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Arab Super Talents Rise with Black Is King

Beyonce Ashi

Beyoncé wearing Ashi for Black Is King. Styled by Zerina Akers. Courtesy Ashi

You will have to read the fine print to know it. Ever humble, Beyoncé‘s Lebanese art director Andrew Makadsi offered all his praise and respect to his colleagues for the latest success of which he was very much a part of. Of his own role as art director in Beyoncé’s Black Is King, the Emmy award-nominated Makadsi would likely say he was simply “lucky to be a part of it,” if his past were to serve as any indication.

“Beyond proud of the talent and hard work all my sisters put in this important body of work – #blackisking DID THAT!” – Andrew Makadsi Black is King art director

Beyoncé has served what The New York Times hails as, “A grand statement of African-diaspora unity, pride, and creative power,” and she sourced creatives throughout the Arab world in her process. Along with Makadsi’s vital creative involvement, she harnessed the work of two Arab designers. Saudi couturier Mohammad Ashi again dressed Beyoncé; this time, for Black Is King, he created an exotic bird feather bodice look requiring 70 hours of work. Beyoncé, who was styled by Zerina Akers, curator and founder of the Black-founded business platform, Black Owned Everything, also shone the light on up-and-coming Bahraini brand Monsoori. Beyoncé appears in a deep plum-colored, one-shoulder gown alongside Naomi Campbell who was dressed in mustard-yellow Schiaparelli couture. Mansoori is founded by Bahraini designer Shaima Al Mansoori, who reveals that the dress took 81 hours to drape and make. Her dress signatures incorporate volume, ruffles, and draping.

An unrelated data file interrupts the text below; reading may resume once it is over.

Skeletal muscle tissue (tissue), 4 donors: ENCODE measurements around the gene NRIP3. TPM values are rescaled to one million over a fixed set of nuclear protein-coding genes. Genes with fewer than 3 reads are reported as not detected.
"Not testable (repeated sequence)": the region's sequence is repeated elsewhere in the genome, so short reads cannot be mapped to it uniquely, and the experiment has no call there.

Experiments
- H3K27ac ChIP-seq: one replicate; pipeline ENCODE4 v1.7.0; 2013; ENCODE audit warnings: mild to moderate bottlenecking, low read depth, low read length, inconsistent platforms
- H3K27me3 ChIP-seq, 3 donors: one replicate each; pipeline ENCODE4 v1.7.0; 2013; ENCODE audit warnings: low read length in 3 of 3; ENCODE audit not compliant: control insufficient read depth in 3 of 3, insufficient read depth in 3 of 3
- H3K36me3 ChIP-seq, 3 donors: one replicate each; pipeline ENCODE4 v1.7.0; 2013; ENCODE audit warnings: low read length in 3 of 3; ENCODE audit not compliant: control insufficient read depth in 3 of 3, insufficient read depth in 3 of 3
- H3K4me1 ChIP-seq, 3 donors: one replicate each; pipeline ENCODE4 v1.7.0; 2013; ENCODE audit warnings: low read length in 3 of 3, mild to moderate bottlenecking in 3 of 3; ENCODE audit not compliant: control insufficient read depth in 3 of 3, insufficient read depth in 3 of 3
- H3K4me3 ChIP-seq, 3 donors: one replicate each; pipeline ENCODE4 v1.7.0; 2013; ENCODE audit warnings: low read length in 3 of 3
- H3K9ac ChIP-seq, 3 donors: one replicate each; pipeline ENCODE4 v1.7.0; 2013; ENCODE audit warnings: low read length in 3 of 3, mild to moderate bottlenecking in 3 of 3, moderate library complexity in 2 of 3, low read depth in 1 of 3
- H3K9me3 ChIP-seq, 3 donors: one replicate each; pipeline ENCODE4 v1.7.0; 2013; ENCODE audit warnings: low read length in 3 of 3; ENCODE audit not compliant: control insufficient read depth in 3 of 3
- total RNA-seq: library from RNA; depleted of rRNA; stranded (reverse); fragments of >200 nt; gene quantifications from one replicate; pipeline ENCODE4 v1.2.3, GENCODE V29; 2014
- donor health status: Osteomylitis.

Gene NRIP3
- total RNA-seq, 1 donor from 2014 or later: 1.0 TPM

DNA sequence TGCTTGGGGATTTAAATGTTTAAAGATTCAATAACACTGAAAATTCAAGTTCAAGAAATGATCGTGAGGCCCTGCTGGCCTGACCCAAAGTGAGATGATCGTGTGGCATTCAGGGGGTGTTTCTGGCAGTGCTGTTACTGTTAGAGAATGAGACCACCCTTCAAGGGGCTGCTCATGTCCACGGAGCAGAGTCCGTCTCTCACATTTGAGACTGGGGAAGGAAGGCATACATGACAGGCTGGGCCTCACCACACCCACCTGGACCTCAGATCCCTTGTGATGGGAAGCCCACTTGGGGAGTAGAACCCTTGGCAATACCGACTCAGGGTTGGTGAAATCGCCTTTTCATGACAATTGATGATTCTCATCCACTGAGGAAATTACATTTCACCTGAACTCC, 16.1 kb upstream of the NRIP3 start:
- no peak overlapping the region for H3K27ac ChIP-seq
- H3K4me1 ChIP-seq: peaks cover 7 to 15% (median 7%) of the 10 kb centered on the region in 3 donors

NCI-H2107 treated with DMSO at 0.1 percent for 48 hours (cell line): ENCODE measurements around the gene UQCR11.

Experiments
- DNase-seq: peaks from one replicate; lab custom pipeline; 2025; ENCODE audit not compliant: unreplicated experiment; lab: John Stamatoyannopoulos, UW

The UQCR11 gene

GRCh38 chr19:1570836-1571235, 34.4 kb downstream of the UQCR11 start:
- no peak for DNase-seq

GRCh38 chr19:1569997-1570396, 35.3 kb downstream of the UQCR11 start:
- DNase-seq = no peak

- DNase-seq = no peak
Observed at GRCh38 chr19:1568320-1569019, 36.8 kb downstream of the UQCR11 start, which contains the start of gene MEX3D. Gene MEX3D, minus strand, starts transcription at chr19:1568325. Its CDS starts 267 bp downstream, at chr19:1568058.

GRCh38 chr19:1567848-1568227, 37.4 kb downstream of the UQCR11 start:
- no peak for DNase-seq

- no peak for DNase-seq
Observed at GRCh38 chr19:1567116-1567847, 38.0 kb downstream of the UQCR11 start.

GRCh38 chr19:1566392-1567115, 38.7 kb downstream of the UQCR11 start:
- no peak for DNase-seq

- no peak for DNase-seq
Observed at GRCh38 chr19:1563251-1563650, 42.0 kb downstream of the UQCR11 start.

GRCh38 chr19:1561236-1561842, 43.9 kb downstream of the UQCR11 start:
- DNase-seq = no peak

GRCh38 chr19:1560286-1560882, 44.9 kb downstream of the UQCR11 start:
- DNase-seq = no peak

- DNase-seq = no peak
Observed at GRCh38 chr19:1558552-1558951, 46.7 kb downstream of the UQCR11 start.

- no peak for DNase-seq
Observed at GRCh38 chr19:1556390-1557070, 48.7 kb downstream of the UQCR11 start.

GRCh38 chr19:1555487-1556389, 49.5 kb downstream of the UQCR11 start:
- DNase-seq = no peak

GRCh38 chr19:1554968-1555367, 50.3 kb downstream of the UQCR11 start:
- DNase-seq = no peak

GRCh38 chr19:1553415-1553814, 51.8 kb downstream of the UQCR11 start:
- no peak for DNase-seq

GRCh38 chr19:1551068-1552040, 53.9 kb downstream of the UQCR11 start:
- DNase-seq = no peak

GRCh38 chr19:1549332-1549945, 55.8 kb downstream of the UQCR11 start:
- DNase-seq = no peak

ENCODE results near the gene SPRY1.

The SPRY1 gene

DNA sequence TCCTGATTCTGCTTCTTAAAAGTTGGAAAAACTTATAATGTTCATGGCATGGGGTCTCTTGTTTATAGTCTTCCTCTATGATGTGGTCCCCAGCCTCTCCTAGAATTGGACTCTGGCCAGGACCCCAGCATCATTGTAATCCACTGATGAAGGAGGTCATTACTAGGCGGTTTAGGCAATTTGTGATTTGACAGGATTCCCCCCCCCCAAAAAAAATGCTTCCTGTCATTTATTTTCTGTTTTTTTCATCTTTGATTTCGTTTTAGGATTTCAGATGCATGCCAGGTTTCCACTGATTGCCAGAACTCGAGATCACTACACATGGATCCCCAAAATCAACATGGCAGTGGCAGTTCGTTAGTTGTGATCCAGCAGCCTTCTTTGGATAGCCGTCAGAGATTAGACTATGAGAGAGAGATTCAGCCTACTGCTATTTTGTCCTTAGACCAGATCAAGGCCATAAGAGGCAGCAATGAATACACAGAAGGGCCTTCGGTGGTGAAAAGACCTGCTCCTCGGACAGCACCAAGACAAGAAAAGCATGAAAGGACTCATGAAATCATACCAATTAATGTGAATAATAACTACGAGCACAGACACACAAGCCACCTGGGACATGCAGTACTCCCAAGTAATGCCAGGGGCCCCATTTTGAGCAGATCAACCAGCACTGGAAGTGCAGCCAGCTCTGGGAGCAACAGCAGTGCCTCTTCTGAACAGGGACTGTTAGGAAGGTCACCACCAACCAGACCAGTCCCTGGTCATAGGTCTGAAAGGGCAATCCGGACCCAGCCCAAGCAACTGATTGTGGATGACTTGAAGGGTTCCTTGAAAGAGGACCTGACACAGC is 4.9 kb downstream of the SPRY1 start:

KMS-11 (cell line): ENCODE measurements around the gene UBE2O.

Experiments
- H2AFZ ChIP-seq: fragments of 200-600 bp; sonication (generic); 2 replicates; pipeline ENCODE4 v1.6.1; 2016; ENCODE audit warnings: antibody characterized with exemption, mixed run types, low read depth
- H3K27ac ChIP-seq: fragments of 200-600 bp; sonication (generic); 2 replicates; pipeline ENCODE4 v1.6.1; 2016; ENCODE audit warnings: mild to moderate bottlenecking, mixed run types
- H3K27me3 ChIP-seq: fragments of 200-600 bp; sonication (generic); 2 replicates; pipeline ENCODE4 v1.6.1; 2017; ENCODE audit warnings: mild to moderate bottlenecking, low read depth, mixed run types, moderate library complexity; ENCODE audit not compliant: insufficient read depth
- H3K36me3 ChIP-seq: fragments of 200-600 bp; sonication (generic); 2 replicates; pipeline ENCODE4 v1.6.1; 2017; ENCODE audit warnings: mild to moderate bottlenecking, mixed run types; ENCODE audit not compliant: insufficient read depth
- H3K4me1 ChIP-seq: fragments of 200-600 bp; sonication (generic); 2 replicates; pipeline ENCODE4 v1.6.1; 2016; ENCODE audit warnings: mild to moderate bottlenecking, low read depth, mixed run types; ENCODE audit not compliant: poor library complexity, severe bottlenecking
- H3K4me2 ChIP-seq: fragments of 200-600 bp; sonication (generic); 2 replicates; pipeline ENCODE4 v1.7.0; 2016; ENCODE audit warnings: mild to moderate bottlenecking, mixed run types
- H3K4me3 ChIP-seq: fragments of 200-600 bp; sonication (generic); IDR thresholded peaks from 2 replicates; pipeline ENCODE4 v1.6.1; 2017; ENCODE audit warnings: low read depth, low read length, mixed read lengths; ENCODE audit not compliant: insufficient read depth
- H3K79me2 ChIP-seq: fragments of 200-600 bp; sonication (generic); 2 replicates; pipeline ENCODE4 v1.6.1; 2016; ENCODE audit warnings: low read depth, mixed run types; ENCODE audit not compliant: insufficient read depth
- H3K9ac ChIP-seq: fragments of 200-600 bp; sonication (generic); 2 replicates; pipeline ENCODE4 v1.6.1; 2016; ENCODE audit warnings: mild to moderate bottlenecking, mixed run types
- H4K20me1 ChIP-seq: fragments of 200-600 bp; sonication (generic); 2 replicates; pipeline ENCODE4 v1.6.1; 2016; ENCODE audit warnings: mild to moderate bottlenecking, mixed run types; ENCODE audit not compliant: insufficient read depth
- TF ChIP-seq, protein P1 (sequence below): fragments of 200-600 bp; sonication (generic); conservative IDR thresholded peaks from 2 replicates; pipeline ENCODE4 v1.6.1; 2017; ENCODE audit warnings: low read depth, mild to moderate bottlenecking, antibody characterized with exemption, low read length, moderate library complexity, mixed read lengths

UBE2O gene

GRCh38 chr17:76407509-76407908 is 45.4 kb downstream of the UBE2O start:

Black is King Monsoori

Beyoncé wears Bahraini label Monsoori alongside Naomi Campbell in Black Is King.

Beyoncé has always gone beyond wearing internationally-acclaimed designer names. Though her Black Is King fashion lineup features the likes of Burberry, Erdem, and Mugler, it also spotlights Ivorian-American designer Loza Maleombho, French designer Marine Serre, British designer Molly Goddard, among a bounty of others. For those who question why she did not exclusively wear Black designers, perhaps it is simply because, it is the woman who makes the dress.

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